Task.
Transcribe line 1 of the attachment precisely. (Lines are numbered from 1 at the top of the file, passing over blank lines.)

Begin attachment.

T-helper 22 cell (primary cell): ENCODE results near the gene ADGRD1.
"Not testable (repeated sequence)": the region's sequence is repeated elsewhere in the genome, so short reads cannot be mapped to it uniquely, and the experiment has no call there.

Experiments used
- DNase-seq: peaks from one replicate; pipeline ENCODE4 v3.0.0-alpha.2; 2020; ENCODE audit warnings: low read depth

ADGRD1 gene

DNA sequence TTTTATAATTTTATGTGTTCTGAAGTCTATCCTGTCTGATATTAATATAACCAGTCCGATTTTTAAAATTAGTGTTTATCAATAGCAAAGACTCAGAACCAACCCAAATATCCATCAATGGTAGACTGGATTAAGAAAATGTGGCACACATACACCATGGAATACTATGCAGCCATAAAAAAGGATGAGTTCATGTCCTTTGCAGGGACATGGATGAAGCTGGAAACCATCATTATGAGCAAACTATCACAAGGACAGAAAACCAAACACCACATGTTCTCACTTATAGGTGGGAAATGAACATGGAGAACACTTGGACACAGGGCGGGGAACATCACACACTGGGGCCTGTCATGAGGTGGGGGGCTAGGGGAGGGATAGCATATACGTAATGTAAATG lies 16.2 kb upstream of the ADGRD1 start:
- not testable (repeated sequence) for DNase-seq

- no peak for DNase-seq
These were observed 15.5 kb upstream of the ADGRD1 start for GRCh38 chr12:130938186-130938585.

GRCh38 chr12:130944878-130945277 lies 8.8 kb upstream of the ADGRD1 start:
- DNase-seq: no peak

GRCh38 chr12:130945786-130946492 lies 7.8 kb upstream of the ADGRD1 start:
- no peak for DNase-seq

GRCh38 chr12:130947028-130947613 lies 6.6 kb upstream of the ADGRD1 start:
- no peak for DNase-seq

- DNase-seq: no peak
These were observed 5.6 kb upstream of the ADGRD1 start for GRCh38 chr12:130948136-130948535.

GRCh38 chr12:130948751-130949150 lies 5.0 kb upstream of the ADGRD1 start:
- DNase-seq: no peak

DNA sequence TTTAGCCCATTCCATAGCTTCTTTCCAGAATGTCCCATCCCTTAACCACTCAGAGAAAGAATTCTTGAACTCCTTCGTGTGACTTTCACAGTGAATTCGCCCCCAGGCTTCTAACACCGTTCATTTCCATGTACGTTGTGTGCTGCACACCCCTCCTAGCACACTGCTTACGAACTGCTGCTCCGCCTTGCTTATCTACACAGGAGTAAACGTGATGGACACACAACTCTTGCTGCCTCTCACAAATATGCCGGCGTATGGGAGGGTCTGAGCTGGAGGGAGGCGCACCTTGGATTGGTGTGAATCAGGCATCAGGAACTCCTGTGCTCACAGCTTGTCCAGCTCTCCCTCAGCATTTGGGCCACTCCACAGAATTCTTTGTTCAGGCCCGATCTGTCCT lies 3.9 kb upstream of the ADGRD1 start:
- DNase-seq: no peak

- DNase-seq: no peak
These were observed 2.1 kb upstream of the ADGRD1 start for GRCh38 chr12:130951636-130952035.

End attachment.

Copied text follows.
T-helper 22 cell (primary cell): ENCODE results near the gene ADGRD1.